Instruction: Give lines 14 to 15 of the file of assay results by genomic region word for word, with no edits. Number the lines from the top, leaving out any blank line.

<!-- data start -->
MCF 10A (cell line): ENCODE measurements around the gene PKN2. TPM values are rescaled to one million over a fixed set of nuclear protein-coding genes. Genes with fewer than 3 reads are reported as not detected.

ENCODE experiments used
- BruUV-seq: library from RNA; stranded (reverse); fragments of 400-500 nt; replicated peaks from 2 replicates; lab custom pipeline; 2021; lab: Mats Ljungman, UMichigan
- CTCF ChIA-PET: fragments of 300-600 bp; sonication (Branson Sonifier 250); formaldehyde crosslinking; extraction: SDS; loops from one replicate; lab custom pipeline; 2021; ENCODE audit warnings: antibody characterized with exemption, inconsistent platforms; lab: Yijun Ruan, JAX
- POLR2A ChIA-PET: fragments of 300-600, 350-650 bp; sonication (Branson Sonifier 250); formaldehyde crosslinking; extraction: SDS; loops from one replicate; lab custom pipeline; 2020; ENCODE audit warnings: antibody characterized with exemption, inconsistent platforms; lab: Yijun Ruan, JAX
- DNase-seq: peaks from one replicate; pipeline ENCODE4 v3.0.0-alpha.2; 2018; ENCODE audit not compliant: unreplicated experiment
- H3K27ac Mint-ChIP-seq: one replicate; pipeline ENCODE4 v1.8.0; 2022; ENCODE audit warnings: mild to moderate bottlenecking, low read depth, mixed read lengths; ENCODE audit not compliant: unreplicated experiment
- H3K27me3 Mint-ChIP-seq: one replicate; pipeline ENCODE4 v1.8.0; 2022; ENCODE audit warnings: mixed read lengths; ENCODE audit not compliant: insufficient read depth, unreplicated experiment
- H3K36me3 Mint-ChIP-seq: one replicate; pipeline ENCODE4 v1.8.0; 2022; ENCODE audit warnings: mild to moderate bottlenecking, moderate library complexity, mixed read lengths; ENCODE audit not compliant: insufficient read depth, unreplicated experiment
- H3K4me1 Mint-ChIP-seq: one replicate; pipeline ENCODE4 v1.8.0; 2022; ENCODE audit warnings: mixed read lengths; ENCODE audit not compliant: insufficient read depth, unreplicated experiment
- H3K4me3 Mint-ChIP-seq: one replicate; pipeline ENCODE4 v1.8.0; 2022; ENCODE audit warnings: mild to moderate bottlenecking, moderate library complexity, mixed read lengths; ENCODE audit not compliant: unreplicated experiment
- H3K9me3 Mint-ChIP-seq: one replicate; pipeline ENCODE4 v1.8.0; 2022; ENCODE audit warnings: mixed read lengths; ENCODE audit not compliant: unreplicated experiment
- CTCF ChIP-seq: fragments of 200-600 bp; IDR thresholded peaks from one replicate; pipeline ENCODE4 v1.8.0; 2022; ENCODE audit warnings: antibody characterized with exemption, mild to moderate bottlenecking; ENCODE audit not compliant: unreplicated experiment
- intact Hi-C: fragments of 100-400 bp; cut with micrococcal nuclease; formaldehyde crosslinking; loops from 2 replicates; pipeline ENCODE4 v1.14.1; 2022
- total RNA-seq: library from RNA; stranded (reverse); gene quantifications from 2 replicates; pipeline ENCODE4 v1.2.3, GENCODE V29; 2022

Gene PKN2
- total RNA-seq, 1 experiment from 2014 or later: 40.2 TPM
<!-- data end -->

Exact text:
- intact Hi-C: fragments of 100-400 bp; cut with micrococcal nuclease; formaldehyde crosslinking; loops from 2 replicates; pipeline ENCODE4 v1.14.1; 2022
- total RNA-seq: library from RNA; stranded (reverse); gene quantifications from 2 replicates; pipeline ENCODE4 v1.2.3, GENCODE V29; 2022